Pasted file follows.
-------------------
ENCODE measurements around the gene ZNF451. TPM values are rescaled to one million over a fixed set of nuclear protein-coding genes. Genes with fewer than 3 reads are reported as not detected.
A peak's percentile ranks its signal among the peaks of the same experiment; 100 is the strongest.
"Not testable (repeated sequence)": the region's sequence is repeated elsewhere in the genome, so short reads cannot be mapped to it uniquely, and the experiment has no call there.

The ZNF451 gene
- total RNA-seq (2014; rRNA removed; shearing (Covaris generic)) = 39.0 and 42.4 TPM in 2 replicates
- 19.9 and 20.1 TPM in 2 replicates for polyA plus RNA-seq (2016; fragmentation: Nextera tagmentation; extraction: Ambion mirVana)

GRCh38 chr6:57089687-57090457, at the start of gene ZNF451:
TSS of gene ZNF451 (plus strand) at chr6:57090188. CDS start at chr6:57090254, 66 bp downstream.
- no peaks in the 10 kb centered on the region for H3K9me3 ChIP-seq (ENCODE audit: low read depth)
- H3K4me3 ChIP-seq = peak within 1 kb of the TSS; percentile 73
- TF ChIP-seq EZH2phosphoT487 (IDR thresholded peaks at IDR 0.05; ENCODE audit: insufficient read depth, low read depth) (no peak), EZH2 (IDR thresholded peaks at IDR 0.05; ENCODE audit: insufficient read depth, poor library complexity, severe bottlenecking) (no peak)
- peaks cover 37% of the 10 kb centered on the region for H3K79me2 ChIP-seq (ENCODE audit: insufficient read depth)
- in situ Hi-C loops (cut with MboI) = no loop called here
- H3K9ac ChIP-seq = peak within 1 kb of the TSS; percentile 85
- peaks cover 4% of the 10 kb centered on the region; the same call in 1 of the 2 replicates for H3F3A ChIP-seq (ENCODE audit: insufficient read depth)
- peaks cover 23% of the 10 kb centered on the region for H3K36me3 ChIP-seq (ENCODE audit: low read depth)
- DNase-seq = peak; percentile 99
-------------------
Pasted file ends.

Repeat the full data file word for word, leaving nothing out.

ENCODE measurements around the gene ZNF451. TPM values are rescaled to one million over a fixed set of nuclear protein-coding genes. Genes with fewer than 3 reads are reported as not detected.
A peak's percentile ranks its signal among the peaks of the same experiment; 100 is the strongest.
"Not testable (repeated sequence)": the region's sequence is repeated elsewhere in the genome, so short reads cannot be mapped to it uniquely, and the experiment has no call there.

The ZNF451 gene
- total RNA-seq (2014; rRNA removed; shearing (Covaris generic)) = 39.0 and 42.4 TPM in 2 replicates
- 19.9 and 20.1 TPM in 2 replicates for polyA plus RNA-seq (2016; fragmentation: Nextera tagmentation; extraction: Ambion mirVana)

GRCh38 chr6:57089687-57090457, at the start of gene ZNF451:
TSS of gene ZNF451 (plus strand) at chr6:57090188. CDS start at chr6:57090254, 66 bp downstream.
- no peaks in the 10 kb centered on the region for H3K9me3 ChIP-seq (ENCODE audit: low read depth)
- H3K4me3 ChIP-seq = peak within 1 kb of the TSS; percentile 73
- TF ChIP-seq EZH2phosphoT487 (IDR thresholded peaks at IDR 0.05; ENCODE audit: insufficient read depth, low read depth) (no peak), EZH2 (IDR thresholded peaks at IDR 0.05; ENCODE audit: insufficient read depth, poor library complexity, severe bottlenecking) (no peak)
- peaks cover 37% of the 10 kb centered on the region for H3K79me2 ChIP-seq (ENCODE audit: insufficient read depth)
- in situ Hi-C loops (cut with MboI) = no loop called here
- H3K9ac ChIP-seq = peak within 1 kb of the TSS; percentile 85
- peaks cover 4% of the 10 kb centered on the region; the same call in 1 of the 2 replicates for H3F3A ChIP-seq (ENCODE audit: insufficient read depth)
- peaks cover 23% of the 10 kb centered on the region for H3K36me3 ChIP-seq (ENCODE audit: low read depth)
- DNase-seq = peak; percentile 99